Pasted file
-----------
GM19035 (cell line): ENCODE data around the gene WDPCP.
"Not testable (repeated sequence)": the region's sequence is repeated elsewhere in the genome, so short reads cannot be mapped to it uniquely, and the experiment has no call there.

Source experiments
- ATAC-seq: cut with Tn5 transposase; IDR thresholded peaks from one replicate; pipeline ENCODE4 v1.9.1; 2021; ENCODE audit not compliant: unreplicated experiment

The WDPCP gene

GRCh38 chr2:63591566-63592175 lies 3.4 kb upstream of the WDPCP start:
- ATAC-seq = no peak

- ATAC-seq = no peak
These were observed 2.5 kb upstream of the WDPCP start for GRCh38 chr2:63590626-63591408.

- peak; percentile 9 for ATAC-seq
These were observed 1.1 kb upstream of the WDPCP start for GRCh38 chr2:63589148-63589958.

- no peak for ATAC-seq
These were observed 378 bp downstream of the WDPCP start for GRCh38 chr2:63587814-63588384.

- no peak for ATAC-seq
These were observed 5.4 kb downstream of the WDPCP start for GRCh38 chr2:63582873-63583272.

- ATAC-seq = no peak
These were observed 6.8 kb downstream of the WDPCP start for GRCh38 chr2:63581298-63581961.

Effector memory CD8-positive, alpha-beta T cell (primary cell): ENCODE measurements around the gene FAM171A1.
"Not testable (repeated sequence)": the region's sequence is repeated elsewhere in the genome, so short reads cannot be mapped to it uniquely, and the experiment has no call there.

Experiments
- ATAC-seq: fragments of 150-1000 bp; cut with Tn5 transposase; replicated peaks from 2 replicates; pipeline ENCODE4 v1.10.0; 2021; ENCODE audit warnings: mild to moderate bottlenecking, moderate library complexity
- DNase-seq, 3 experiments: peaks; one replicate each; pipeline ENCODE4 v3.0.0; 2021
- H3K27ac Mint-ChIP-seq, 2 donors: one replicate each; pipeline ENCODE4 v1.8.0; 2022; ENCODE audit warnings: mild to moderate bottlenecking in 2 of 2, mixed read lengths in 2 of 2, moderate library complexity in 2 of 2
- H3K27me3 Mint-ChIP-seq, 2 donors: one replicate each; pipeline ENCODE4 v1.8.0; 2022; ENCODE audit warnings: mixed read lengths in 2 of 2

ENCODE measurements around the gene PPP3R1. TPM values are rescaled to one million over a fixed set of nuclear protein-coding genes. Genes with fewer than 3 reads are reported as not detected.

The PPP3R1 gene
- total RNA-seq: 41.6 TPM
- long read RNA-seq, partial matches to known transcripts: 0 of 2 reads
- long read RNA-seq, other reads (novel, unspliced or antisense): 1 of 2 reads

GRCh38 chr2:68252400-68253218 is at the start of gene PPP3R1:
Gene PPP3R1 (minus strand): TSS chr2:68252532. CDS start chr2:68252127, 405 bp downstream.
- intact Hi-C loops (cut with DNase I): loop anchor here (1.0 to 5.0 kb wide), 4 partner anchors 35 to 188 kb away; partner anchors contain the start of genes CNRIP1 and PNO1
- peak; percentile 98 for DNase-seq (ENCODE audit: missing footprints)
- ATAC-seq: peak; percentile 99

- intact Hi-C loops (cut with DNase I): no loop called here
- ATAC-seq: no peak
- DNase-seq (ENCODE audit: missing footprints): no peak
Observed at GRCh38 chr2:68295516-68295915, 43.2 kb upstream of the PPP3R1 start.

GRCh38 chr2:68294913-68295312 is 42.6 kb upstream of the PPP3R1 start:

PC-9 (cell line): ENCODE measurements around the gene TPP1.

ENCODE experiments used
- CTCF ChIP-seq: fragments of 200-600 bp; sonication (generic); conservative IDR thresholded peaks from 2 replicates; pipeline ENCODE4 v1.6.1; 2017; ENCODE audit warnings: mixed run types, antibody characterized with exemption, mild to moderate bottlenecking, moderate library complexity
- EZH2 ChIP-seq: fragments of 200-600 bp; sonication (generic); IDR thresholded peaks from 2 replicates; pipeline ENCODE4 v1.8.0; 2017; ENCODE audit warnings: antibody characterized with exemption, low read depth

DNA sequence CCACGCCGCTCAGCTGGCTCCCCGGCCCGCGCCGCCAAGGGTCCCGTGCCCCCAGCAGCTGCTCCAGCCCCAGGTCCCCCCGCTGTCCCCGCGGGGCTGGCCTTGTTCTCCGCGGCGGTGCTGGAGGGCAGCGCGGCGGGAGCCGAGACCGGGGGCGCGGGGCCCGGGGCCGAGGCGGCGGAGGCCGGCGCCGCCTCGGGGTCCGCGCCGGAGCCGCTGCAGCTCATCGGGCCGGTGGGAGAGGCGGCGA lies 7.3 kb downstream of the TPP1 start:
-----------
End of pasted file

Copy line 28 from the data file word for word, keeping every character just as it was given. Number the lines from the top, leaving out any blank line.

- long read RNA-seq, partial matches to known transcripts: 0 of 2 reads